3) Digital books cost us nothing upfront. Yes, they cost us that elusive “sale” we’re all chasing but you’re not out the cost of paper and shipping. As with my second point, though, you’re not giving it away, you’re exchanging it for something of equal value PLUS, hopefully, a review and some good word of mouth marketing.

4) Personal connection – this is HUGE. You’ve spent some time talking with this other author, either while working a table together at an event, or working neighbouring tables, or you’ve been in an online writing group together. You know what sort of pet they have and if they like notebooks and whether they’re a coffee drinker or a tea drinker. Maybe this isn’t enough to spark a romantic relationship, but you do have a connection to them now. You are more likely to actually read the “free” book you got from this person because of that connection, and they are more likely to read yours for the same reason. This connection is lacking in those “free for 3 days” offers you see on Amazon. Readers download the book but they have no reason to pick it out of their TBR piles because they have no connection to you.

5) Readers sell more books than writers – Who are you going to listen to? Your BFF who just finished reading this awesome book in a genre you both love? Or that guy on your Facebook page who talks about his book ALL THE TIME?

This goes back to what I was saying about my local authors’ group. I’m really good at selling books by other authors because the potential buyer is viewing me as a fellow reader. I have no financial investment in the outcome of their purchase if I’m not selling my book and that makes my opinion more credible.

This is also why I post a link to a review I’ve done when someone posts about their book in a self-promo thread. It’s not to derail or get more views it’s a way of saying “Here, don’t take the author’s word for it. I’m a real reader and this is what I thought of the book.”

But, on that note, it means you have to talk about books you’ve read and enjoyed. And not just the latest by Stephen King or JK Rowling or Cassandra whats-her-name. Talk about the indie books you’ve read just like they’re the latest book by your favourite big name. Read the books in public, talk about them at coffee dates and cocktail parties. I mean, of course talk about your own books in a non-pushy, conversational way too, but I repeat: readers sell more books than writers.

Have you done many trades before? Do you prefer digital or print trades? Did you have a good experience with it? Do you do blog hops and interview swaps? I would love to hear your stories.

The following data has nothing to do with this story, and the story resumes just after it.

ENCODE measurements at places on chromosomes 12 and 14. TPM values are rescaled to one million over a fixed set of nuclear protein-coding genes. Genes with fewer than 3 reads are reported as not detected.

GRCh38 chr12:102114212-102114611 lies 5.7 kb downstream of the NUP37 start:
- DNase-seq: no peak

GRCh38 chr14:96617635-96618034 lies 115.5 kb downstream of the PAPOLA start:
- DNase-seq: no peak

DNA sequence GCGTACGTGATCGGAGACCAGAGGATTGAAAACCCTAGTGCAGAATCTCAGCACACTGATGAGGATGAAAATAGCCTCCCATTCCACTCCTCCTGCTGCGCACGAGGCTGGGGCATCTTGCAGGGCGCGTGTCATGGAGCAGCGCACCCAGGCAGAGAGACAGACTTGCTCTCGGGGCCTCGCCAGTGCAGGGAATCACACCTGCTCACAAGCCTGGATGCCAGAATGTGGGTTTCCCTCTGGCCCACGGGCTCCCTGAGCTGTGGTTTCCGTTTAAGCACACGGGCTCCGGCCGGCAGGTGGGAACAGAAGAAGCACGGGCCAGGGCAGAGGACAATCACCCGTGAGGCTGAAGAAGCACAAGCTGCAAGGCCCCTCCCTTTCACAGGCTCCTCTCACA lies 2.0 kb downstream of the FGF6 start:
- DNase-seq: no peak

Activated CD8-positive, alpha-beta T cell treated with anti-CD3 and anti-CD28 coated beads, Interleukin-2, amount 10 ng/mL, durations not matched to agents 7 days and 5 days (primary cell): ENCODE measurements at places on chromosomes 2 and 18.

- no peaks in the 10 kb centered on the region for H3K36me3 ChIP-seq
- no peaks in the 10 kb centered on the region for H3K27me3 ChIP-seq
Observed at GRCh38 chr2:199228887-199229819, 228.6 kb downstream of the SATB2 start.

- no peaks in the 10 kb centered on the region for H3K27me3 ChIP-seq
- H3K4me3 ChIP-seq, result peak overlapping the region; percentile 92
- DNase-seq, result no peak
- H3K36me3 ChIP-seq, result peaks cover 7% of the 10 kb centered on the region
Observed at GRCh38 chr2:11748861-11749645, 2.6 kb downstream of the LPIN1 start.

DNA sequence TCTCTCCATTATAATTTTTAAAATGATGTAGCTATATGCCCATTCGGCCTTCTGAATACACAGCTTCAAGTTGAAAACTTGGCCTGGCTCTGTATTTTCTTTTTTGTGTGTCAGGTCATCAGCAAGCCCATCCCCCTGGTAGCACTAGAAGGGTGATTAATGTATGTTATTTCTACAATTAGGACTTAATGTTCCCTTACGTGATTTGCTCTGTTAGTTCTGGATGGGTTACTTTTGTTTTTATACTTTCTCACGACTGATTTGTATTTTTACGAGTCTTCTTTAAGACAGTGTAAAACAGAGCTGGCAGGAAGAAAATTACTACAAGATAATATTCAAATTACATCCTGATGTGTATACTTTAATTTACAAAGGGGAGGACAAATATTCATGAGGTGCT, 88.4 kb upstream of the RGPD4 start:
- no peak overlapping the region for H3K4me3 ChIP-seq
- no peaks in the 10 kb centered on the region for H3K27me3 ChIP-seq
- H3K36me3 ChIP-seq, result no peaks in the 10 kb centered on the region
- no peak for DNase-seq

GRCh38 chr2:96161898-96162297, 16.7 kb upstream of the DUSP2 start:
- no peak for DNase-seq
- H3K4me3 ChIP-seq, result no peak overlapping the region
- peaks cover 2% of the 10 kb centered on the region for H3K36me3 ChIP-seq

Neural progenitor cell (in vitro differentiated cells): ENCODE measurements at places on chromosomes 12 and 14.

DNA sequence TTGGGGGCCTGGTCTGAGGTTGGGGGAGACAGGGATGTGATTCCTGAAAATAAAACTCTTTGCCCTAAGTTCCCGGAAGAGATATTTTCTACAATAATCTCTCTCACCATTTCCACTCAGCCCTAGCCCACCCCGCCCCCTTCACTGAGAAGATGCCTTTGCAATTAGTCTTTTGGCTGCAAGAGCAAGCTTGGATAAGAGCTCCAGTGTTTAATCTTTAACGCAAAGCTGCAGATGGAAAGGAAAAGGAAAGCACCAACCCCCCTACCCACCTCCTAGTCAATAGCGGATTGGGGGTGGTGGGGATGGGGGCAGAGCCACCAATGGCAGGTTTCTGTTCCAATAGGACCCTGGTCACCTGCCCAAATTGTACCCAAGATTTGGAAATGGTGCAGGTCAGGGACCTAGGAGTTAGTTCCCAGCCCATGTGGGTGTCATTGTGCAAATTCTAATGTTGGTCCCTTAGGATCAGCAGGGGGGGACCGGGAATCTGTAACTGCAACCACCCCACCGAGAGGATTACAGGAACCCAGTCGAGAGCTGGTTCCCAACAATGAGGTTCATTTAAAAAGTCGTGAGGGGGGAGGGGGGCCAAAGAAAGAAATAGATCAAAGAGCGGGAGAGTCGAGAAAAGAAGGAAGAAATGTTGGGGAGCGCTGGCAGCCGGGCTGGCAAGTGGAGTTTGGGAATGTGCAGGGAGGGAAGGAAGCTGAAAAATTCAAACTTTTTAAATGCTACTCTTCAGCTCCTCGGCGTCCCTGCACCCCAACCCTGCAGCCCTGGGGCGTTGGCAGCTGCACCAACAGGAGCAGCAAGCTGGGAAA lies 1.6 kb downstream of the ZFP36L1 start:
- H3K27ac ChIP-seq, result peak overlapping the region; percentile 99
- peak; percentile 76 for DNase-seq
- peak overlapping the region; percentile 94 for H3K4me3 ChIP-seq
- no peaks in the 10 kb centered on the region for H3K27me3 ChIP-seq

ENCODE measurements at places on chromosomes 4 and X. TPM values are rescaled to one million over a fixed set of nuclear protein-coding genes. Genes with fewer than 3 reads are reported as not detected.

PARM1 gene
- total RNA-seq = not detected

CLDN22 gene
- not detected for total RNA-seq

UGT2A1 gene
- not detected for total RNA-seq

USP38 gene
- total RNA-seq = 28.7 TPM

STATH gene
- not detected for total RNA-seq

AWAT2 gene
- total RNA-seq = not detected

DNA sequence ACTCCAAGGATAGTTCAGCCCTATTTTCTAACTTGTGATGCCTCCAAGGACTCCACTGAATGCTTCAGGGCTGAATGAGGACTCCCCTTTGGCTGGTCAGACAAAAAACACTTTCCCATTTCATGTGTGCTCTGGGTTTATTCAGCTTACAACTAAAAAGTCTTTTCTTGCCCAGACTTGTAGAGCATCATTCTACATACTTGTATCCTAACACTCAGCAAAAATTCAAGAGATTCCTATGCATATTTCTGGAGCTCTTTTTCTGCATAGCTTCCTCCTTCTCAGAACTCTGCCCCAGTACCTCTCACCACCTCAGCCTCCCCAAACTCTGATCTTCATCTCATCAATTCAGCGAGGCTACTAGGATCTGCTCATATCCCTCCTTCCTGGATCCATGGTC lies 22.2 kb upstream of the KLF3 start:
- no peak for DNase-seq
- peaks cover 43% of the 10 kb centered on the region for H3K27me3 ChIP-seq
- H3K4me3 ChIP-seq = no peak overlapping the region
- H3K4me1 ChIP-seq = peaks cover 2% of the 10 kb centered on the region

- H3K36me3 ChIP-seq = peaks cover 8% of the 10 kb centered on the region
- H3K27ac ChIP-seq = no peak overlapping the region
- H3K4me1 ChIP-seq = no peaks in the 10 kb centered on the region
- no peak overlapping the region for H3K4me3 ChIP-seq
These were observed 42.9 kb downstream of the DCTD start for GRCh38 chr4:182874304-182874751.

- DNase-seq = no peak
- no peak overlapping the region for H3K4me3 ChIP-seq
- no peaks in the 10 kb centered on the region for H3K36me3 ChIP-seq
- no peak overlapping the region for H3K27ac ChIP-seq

Review: Asylum

Asylum is a fantasy horror novel by Chantelle J.Z. Storm. I would recommend this book for teen audiences, and anyone who loves a scary fantasy.

The main character is a moody teenage girl named Kairyna. She has been living with her Aunt Helen for three years, ever since the death of her parents. Helen has taken a job as a housekeeper for Madame Sporra and moved Kairyna to Madame’s spooky mansion.

Kairyna is a book worm but the book she finds in the mansion will whisk her away to another world, answering her prayer for adventure. But of course the answer to our prayers isn’t always what we hope it to be and the adventure that Kairyna finds herself on is dangerous.

The majority of the story takes place in this other world with a small cast of varied characters, all of whom were, at one time, like Kairyna, looking for adventures beyond their boring existence. A few times you get pieces of what’s happening with Aunt Helen while Kairyna is off on her adventure.

I really enjoyed this book. The pacing was good and the story was spooky. The dialogue was really good, for the most part. There were a few places were things got a little too corny, but otherwise it was good. The tension in this book is not so much about who the bad guy will turn out to be but how Kairyna and her odd bunch of friends will twist their situation to their advantage while an unseen force relentlessly tries to kill them.

Most of the characters were enjoyable but I found 1 or 2 to be a little cliched. Kairyna herself is moody without being annoying and steps up to the challenges that appear before her. The story is told in 3rd person so there’s real tension as to whether Kairyna will survive to the end.

I give this book a 4 out of 5 stars.

Review: PAWS 3: Umbrae

Umbrae is the third book in the P.A.W.S. series by Debbie Manber Kupfer and this review was supposed to be up on Saturday – I swear I typed it up. Stupid internet. Anyways, better late than never.